Several events of spontaneous generation of short-scale inertia–gravity waves emitted during the merging of two anticyclonic baroclinic vortices have been numerically investigated. The results show that this spontaneous generation of IGWs occurs in flows with different values of parameters, namely, the maximum dimensionless PV anomaly of the anticyclones (|ϖ0|), vortex aspect ratio (aX/aZ), background rotation (N/f ), numerical diffusion, and numerical resolution. The larger the relative vorticity (related to a large amount of PV), and the larger the spatial isotropy (ratio N/f closer to 1), the larger the energy of the spontaneous emission events.

From the numerical point of view, some characteristics of the IGWs depend on the numerical resolution, since emission of shorter-wavelength IGWs is always possible as resolution is increased, notwithstanding how small the actual grid size is. Although we therefore ignore what might happen if even smaller scales are resolved, the results show that the balanced flow prioritizes the emission of bursts of IGWs in the form of wave packets. A complete understanding of the mechanism responsible for this generation is still missing. We have suggested here that different mechanisms for spontaneous IGW generation may be at work.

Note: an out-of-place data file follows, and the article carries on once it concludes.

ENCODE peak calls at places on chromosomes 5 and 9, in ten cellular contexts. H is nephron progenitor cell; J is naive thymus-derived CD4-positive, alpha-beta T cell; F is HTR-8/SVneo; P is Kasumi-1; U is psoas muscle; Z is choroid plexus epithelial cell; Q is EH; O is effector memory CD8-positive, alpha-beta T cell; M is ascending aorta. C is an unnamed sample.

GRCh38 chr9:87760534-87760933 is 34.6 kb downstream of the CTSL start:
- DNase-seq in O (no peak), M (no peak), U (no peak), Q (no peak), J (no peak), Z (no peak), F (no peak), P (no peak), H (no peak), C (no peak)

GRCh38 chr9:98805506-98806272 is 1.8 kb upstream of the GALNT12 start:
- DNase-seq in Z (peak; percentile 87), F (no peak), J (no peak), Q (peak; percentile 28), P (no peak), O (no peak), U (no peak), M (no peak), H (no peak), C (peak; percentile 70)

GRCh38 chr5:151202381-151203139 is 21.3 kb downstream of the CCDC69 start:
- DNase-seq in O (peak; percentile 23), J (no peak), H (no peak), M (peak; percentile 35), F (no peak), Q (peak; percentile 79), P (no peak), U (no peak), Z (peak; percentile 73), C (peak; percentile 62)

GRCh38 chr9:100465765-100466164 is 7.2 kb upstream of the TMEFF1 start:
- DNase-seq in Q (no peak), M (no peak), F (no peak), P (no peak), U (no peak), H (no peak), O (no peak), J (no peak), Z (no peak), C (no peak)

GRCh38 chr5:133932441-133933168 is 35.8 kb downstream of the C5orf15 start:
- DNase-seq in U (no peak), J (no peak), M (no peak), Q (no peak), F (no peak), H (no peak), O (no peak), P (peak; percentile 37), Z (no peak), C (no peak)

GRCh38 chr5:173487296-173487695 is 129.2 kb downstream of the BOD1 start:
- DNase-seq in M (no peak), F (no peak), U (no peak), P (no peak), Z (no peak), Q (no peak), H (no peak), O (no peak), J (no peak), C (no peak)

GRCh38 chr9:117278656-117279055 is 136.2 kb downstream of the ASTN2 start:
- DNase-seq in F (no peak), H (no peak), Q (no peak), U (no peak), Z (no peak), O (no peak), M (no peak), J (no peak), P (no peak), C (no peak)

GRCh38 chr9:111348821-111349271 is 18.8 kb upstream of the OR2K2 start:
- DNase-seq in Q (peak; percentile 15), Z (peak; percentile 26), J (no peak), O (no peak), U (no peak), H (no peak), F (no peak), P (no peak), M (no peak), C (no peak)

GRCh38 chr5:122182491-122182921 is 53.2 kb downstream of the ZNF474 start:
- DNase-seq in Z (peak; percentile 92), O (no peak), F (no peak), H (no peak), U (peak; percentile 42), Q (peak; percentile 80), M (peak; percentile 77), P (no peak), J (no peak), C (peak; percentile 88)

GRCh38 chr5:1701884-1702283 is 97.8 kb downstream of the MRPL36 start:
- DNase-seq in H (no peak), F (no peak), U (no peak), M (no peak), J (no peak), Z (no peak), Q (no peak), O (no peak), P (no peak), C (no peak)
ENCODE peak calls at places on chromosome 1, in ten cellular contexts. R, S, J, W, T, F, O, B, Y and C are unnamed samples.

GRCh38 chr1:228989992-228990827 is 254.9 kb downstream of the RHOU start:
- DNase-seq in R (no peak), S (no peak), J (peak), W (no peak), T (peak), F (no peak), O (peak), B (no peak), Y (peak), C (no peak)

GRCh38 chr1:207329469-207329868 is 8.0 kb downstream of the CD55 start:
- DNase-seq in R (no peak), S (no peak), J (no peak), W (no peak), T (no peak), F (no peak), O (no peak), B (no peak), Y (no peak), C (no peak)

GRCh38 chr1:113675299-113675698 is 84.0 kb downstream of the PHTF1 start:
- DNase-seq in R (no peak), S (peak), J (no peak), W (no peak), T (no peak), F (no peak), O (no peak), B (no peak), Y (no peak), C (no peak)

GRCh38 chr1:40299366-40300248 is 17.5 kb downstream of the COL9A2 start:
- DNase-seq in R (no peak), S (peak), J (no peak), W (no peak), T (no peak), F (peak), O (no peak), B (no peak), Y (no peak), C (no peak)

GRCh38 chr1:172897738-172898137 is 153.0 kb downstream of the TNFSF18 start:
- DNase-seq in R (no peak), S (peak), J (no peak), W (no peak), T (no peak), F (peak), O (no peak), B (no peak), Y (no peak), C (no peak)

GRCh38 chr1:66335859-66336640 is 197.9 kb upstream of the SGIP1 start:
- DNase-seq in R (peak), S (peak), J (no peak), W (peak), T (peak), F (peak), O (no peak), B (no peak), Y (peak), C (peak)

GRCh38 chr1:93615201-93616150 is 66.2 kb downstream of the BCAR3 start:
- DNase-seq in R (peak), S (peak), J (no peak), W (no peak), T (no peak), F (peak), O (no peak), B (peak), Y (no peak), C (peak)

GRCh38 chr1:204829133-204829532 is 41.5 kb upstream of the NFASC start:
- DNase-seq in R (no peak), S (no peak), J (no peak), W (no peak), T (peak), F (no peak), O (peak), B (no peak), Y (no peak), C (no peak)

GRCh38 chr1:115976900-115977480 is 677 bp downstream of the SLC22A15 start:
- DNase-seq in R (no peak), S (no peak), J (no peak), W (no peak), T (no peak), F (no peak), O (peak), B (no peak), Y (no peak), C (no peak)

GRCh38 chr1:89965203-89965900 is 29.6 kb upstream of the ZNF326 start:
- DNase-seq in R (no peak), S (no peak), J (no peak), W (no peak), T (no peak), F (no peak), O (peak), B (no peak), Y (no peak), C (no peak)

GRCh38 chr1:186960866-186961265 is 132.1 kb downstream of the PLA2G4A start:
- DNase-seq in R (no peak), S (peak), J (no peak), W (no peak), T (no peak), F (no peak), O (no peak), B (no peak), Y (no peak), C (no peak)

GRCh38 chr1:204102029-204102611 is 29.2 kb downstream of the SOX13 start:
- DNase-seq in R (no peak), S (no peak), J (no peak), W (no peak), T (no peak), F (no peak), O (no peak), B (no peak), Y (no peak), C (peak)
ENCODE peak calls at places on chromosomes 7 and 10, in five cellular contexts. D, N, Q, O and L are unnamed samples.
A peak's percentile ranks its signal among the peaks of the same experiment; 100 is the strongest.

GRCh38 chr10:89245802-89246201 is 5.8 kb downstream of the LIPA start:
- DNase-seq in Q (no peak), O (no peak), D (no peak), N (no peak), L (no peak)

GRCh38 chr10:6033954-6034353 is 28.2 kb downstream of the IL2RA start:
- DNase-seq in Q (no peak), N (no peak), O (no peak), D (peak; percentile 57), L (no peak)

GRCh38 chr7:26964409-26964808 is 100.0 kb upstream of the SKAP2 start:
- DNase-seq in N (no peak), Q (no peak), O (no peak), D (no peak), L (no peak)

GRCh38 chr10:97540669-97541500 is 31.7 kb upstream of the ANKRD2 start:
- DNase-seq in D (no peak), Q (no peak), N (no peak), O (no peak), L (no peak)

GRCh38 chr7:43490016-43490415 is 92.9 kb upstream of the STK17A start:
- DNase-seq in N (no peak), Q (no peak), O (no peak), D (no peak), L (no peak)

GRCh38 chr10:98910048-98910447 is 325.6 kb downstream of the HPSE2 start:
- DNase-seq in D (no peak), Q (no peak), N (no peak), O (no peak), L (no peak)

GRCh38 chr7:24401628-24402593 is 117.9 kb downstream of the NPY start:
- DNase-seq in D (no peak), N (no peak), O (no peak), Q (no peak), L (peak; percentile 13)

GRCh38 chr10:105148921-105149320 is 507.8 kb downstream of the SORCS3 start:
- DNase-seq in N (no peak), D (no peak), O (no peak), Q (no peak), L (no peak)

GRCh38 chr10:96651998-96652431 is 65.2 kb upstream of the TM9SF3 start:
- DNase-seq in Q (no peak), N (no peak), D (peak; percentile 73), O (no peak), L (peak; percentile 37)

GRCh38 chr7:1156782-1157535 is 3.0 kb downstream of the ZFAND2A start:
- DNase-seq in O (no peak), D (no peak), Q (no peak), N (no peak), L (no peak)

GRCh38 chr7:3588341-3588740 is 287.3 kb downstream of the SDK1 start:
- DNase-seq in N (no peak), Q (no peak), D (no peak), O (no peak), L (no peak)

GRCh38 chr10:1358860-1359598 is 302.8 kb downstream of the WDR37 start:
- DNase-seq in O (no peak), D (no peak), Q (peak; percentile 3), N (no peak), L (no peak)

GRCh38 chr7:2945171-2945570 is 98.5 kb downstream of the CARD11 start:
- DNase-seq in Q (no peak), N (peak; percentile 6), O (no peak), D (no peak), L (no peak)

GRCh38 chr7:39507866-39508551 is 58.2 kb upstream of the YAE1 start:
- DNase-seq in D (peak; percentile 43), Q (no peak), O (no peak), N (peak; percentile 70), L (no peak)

One mechanism is related to the motion, in a loose way, of the vortex as an entity (which differs from the motion of the fluid particles in the vortex), and it is therefore related to the advection of PV or, equivalently, to the local rate of change of PV. The IGW packets related to the PV advection have a helical three-dimensional structure, similar to the PV filamentation, and the same sense of spiraling as the vortex.

Another mechanism is related to the fact that preexisting waves, obeying a common simple dynamics in the material description (i.e., in the cases analyzed here, the inertial waves experienced by fluid particles moving with the background vortex flow), can produce spatially coherent motion, eventually larger-scale horizontal divergence, and therefore larger-scale vertical motion, which in turns triggers the emission of new IGWs. Thus, in a certain sense, this second IGW emission is a vortex–IGW–vortex–IGW, or chain-effect, process, originally forced by the initially balanced vortex.